The three finalists were selected out of nine semifinalists on Friday in a preliminary round in front of a separate panel of judges. Other semifinalists included GlucoSmart, Memeja, Puddleworks, Pureflora, Rock Lobby and Soteer, which each received an honorable mention in the competition.
Spiral-E placed second at the Dartmouth Entrepreneurial Society’s entrepreneurship competition last Friday, while Memeja, a rage comics website created by Delos Chang ’14, won the first place prize.
The entrepreneurship contest was held at the conclusion of the Greener Ventures Conference, a day-long event that aimed to promote the discussion of topics and issues involved with entrepreneurial initiatives.
The conference began with keynote speeches from Dartmouth trustee Trevor Rees-Jones ’73, founder and president of Chief Oil and Gas, and Christina Stoltz ’06, a social entrepreneur.
Rees-Jones spoke about the challenges of working in the natural gas industry and recounted multiple experiences of failure before finally becoming successful.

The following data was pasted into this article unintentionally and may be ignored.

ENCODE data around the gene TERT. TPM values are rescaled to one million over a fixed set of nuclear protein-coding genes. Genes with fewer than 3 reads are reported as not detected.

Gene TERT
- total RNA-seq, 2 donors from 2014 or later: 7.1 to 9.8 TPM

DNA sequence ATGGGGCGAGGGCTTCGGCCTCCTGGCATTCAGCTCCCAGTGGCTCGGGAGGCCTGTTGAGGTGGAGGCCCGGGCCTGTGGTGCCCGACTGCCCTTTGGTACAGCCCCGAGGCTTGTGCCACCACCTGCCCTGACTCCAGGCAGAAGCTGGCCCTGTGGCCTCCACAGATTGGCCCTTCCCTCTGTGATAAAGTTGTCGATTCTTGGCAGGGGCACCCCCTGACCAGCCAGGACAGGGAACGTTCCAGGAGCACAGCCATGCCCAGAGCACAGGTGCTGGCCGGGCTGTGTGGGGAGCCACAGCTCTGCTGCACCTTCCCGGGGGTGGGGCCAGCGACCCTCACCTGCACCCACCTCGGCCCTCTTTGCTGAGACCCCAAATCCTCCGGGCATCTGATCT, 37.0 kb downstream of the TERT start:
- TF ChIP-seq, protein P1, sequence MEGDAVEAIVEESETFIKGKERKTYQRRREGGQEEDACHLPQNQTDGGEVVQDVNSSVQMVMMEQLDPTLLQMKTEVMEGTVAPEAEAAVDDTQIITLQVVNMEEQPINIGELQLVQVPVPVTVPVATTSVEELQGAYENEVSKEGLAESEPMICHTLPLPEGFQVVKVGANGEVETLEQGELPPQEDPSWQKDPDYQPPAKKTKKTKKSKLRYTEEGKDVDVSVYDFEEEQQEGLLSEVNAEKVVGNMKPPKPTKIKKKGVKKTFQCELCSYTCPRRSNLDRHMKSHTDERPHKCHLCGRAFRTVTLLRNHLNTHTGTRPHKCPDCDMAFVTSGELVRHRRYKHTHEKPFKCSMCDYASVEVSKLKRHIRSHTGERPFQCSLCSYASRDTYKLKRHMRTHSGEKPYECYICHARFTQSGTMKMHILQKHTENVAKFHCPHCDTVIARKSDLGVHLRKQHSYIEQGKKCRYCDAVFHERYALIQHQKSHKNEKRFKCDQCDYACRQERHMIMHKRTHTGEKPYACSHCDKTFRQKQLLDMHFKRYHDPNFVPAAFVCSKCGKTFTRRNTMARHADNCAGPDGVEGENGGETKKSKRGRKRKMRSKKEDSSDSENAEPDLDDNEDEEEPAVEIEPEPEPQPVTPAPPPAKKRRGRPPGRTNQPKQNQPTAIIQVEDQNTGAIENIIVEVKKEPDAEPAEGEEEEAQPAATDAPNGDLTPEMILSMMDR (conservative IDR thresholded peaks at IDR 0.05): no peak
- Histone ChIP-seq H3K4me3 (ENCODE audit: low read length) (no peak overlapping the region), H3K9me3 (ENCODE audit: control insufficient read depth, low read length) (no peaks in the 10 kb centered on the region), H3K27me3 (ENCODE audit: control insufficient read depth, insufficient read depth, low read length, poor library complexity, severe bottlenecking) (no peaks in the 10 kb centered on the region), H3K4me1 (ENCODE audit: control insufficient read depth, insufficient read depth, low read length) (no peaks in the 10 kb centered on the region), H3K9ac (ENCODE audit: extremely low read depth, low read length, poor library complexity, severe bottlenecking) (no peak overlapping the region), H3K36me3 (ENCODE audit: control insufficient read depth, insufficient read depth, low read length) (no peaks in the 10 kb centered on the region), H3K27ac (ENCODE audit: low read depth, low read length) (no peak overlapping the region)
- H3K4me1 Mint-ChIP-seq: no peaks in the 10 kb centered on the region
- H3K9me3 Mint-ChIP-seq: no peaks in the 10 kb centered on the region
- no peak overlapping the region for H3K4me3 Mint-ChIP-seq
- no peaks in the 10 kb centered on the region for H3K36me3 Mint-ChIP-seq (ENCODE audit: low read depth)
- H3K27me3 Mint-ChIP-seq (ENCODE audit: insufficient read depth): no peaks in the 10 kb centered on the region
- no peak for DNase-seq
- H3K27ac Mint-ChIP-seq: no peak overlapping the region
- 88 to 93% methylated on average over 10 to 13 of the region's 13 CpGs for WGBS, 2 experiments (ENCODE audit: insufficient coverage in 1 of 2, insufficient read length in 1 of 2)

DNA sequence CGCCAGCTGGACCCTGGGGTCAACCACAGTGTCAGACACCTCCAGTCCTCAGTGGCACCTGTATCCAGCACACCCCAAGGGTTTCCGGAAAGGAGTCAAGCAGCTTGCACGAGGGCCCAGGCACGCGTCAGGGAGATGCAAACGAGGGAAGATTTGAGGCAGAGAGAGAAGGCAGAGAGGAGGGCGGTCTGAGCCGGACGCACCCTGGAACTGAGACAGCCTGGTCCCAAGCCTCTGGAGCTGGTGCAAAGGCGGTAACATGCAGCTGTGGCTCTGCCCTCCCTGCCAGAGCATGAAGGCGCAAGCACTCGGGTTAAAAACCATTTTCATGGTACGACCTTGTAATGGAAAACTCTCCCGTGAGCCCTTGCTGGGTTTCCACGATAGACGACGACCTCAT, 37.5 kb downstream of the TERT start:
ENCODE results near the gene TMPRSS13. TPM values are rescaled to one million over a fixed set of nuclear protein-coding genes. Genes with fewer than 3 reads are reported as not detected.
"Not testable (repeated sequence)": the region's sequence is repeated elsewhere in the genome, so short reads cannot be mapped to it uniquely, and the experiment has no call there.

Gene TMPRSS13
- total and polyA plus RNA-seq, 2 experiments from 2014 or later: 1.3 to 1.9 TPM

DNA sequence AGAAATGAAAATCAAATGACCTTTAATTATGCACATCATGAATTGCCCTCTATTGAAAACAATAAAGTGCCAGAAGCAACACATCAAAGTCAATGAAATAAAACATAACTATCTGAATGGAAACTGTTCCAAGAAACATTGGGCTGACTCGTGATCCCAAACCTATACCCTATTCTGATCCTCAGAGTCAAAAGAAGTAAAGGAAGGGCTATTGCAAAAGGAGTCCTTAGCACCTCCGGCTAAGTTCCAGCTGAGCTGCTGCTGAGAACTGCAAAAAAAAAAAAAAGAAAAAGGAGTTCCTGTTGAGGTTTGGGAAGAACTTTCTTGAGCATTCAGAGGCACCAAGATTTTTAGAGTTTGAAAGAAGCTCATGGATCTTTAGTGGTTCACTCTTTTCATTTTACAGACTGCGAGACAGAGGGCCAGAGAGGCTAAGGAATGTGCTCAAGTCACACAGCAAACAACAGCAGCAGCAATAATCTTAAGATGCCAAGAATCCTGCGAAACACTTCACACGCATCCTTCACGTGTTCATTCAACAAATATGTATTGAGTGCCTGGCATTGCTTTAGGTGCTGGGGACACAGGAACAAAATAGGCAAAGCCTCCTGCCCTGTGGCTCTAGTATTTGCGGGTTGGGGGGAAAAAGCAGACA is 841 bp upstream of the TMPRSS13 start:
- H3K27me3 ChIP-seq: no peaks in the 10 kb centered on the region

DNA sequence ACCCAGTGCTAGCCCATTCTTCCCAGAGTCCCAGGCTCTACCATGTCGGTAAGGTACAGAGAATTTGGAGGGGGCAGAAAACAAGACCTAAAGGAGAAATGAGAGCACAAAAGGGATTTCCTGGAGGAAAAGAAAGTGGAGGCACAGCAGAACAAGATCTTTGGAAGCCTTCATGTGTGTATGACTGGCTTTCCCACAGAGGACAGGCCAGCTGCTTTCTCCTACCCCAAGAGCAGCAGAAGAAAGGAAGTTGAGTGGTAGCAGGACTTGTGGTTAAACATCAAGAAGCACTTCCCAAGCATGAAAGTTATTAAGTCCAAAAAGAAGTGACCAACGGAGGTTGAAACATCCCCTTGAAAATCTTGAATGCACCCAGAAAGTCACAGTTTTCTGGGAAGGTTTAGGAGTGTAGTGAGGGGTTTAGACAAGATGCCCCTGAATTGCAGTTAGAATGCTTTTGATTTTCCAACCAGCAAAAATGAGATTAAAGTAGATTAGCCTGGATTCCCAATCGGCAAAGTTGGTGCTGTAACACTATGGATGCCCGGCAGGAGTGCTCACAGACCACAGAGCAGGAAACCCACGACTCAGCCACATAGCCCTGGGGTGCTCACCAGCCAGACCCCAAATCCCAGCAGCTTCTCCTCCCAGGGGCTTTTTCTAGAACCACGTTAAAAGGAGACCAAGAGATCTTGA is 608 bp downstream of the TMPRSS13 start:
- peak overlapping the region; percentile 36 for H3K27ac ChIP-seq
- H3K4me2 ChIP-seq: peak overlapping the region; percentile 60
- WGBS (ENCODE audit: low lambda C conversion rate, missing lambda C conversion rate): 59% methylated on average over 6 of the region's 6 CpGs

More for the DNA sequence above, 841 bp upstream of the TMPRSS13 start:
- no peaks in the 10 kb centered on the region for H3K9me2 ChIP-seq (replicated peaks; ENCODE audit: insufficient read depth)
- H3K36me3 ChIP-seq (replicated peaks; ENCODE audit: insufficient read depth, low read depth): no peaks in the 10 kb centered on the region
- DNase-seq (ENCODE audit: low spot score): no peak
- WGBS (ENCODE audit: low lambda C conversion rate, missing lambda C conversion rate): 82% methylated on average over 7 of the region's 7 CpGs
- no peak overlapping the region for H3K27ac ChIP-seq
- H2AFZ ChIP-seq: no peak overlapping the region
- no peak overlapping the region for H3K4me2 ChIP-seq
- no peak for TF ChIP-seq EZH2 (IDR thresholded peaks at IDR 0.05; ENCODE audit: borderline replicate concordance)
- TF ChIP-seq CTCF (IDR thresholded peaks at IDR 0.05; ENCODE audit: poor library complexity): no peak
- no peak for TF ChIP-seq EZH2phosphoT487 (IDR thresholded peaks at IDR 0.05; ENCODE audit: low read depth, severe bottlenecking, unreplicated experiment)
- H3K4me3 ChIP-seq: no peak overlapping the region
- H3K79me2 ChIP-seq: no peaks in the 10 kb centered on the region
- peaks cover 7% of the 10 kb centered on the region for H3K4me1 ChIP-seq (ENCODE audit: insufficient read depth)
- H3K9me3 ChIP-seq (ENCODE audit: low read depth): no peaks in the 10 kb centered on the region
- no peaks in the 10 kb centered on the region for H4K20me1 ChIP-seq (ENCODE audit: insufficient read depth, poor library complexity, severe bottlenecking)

Stoltz talked about her motivation and experience starting the Philadelphia-based REQ1 and Ploome — a non-profit/for-profit hybrid enterprise that combines “diversity, wellness and social responsibility,” Stoltz said.
REQ1, a non-profit organization, provides free physical fitness classes to victims of gender-based violence while Ploome, a for-profit company, offers group and private pilates, cardio and yoga classes.
Conference attendees said they enjoyed the level of innovation that was showcased at each event.
“I thought it was a great showing of Dartmouth energy and a nice cross section of people of different ages and concentrations,” Daniel Rowe Tu’09 said. “It was inspiring to see what everyone was doing.”
Yolanda Masbeth DMS’10 said she was especially impressed by the level of proposals presented during the entrepreneurial competition.
“It was inspiring to see the level of innovation that was occurring and the great level of interest that people had in developing these concepts,” Masbeth said.
The Greener Ventures conference — which was sponsored by the Dartmouth Entrepreneurial Network and the Entrepreneurship Initiative — also featured 12 panel discussions and a showcase of several start-up companies.